In modern agriculture, the call for an alternative crop protection strategy increases because of the desired reduction of fungicide and pesticide use and the continuously evolving resistance of pathogens and pests to agrochemicals. The direct activation of the plant immune system does not provide a promising plant protection measure because of high fitness costs. However, upon treatment with certain natural or synthetic compounds, plant cells can promote to a fitness cost-saving, primed state of enhanced defense. In the primed state, plants respond to biotic and abiotic stress with faster and stronger activation of defense, and this is often associated with immunity and abiotic stress tolerance. Until now, the identification of chemical compounds with priming-inducing activity (so-called plant activators) relied on tedious and invasive approaches, or required the late detection of secreted furanocoumarin phytoalexins in parsley cell cultures. Thus, simple, fast, straightforward, and noninvasive techniques for identifying priming-inducing compounds for plant protection are very welcome. This report demonstrates that a respiration activity-monitoring system (RAMOS) can identify compounds with defense priming-inducing activity in parsley cell suspension in culture. RAMOS relies on the quasi-continuous, noninvasive online determination of the oxygen transfer rate (OTR). Treatment of parsley culture cells with the known plant activator salicylic acid (SA), a natural plant defense signal, resulted in an OTR increase. Addition of the defense elicitor Pep13, a cell wall peptide of Phythophthora sojae, induced two distinctive OTR peaks that were higher in SA-primed cells than in unprimed cells upon Pep13 challenge. Both, the OTR increase after priming with SA and the Pep13 challenge were dose-dependent. Furthermore, there was a close correlation of a compound's activity to enhance the oxygen consumption in parsley cells and its capacity to prime Pep13-induced furanocoumarin

  3. Impact of androgenic/antiandrogenic compounds (AAC) on human sex steroid metabolizing key enzymes

    International Nuclear Information System (INIS)

    Allera, A.; Lo, S.; King, I.; Steglich, F.; Klingmueller, D.

    2004-01-01

    Various pesticides, industrial pollutants and synthetic compounds, to which human populations are exposed, are known or suspected to interfere with endogenous sex hormone functions. Such interference potentially affect the development and expression of the male and female reproductive system or both. Chemicals in this class are thus referred to as endocrine disruptors (ED). This emphazises on the relevance of screening ED for a wide range of sex hormone-mimicking effects. These compounds are believed to exert influence on hormonal actions predominantly by (i) interfering with endogenous steroids in that they functionally interact with plasma membrane-located receptors as well as with nuclear receptors both for estrogens and androgens or (ii) affecting the levels of sex hormones as a result of their impact on steroid metabolizing key enzymes. Essential sex hormone-related enzymes within the endocrine system of humans are aromatase, 5α-reductase 2 as well as specific sulfotransferases and sulfatases (so-called phase I and phase II enzymes, respectively). Using suitable human tissues and human cancer cell lines (placenta, prostate, liver and JEG-3, lymph node carcinoma of prostate (LnCaP) cells) we investigated the impact of 10 widely used chemicals suspected of acting as ED with androgenic or antiandrogenic activity (so-called AAC) on the activity of these sex hormone metabolizing key enzymes in humans. In addition, the respective effects of six substances were also studied as positive controls due to their well-known specific hormonal agonistic/antagonistic activities. The aim of this report and subsequent investigations is to improve human health risk assessment for AAC and other ED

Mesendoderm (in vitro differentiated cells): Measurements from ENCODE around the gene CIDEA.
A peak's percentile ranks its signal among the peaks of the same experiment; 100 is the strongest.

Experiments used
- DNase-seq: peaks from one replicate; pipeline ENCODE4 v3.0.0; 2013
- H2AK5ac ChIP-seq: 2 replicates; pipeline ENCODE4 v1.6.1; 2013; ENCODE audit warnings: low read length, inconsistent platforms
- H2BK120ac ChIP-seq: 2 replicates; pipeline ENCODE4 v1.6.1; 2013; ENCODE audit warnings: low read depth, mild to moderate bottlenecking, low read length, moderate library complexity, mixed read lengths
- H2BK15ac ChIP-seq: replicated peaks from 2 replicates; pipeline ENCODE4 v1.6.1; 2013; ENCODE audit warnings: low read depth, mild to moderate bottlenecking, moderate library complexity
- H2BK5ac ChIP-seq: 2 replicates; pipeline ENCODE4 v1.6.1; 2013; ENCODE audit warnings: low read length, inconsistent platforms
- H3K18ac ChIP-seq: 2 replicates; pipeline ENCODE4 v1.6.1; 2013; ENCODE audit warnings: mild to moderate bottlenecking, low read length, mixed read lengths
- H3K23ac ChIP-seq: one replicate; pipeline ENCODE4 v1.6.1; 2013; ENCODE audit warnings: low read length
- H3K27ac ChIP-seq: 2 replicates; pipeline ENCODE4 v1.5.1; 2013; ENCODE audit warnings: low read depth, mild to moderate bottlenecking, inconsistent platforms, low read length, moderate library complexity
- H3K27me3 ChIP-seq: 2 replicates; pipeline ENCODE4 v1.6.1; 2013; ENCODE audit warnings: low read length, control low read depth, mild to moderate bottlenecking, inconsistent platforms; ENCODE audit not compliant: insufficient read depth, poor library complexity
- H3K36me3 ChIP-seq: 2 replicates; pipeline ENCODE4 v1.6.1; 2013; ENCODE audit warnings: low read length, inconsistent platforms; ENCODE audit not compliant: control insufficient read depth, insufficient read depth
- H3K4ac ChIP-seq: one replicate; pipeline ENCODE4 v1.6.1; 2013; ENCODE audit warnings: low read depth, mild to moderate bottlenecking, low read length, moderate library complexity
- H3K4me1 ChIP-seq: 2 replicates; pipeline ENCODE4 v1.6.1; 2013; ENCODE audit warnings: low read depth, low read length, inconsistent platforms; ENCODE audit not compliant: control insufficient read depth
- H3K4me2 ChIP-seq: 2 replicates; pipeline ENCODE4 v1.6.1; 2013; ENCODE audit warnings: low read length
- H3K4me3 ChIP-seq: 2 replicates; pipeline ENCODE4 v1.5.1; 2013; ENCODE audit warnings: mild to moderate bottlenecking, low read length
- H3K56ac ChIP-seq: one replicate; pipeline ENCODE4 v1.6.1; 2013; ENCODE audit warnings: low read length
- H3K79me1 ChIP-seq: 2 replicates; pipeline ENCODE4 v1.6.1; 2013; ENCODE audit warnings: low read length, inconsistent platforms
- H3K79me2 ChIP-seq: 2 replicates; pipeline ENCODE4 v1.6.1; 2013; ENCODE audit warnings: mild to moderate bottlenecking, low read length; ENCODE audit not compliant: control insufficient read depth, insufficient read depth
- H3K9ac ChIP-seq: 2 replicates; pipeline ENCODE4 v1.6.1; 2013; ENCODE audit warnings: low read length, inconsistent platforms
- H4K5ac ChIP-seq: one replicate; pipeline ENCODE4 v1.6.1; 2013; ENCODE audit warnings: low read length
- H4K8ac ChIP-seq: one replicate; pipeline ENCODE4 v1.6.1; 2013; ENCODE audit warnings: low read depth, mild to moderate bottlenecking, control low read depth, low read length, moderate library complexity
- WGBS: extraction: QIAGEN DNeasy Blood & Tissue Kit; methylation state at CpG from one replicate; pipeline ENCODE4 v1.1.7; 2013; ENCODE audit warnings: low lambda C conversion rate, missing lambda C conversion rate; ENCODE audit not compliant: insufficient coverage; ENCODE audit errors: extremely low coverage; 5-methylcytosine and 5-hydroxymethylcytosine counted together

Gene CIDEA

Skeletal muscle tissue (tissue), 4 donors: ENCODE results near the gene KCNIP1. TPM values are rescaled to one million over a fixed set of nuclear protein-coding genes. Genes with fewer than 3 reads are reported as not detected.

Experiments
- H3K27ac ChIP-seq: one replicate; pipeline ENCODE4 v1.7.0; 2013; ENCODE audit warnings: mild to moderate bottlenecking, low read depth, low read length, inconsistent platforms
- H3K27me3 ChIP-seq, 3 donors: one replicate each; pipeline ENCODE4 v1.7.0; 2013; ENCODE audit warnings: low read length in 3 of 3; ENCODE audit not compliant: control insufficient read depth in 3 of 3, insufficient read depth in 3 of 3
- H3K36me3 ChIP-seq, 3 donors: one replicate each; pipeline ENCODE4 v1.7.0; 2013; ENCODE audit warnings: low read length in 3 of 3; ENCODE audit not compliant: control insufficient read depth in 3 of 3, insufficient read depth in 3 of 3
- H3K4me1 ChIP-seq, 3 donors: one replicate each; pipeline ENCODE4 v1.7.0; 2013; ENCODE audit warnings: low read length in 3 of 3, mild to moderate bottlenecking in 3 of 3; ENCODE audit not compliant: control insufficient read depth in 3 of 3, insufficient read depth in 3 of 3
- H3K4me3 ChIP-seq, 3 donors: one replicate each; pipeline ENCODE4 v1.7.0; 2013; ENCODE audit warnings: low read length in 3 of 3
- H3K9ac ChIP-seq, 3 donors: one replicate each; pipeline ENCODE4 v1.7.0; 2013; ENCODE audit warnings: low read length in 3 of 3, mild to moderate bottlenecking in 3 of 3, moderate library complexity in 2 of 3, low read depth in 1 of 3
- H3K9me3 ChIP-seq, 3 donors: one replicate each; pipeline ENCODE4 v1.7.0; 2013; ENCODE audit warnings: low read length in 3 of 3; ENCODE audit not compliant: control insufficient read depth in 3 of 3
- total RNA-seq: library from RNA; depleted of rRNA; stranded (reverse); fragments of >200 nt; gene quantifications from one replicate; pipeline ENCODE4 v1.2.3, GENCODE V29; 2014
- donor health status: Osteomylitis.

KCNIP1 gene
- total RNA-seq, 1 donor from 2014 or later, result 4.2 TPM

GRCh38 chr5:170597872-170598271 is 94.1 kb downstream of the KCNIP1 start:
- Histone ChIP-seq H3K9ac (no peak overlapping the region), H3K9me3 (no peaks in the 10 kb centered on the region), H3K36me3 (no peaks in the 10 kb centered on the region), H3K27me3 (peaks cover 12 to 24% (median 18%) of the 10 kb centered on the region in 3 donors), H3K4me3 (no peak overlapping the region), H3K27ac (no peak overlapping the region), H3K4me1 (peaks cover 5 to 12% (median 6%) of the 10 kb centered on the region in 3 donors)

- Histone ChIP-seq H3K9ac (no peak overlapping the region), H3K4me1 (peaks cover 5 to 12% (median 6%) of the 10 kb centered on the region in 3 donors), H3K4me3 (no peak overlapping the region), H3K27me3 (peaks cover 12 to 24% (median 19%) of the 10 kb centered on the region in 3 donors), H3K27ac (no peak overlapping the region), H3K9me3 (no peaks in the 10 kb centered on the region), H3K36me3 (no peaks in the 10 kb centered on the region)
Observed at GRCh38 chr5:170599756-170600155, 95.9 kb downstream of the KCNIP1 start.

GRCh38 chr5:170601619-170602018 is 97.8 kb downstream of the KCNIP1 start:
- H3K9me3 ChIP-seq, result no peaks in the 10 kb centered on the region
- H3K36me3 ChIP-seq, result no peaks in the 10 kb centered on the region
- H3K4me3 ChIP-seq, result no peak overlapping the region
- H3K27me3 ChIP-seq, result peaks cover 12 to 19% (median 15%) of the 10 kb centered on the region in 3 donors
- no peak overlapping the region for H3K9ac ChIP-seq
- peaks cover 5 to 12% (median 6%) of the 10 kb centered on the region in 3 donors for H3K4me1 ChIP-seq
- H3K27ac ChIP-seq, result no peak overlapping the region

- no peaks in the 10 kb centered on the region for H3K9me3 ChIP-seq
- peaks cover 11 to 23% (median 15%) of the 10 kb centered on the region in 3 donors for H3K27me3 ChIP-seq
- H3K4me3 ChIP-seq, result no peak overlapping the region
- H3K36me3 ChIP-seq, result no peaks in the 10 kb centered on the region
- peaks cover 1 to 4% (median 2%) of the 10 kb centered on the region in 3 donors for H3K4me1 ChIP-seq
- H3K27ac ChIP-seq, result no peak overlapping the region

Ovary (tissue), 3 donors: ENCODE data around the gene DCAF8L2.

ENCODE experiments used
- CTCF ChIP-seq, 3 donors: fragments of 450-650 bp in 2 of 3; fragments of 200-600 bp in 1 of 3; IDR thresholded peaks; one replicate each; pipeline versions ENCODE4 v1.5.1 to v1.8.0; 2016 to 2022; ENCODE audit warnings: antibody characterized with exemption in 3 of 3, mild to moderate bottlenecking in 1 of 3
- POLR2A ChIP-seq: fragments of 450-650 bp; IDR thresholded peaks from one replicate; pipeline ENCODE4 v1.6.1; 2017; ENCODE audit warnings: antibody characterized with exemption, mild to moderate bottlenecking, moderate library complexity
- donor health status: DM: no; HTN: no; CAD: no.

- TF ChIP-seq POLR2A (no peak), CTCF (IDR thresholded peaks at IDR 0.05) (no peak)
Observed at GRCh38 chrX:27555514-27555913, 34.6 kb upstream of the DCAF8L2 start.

4. The maturing of microbial ecology.

    Science.gov (United States)

    Schmidt, Thomas M

    2006-09-01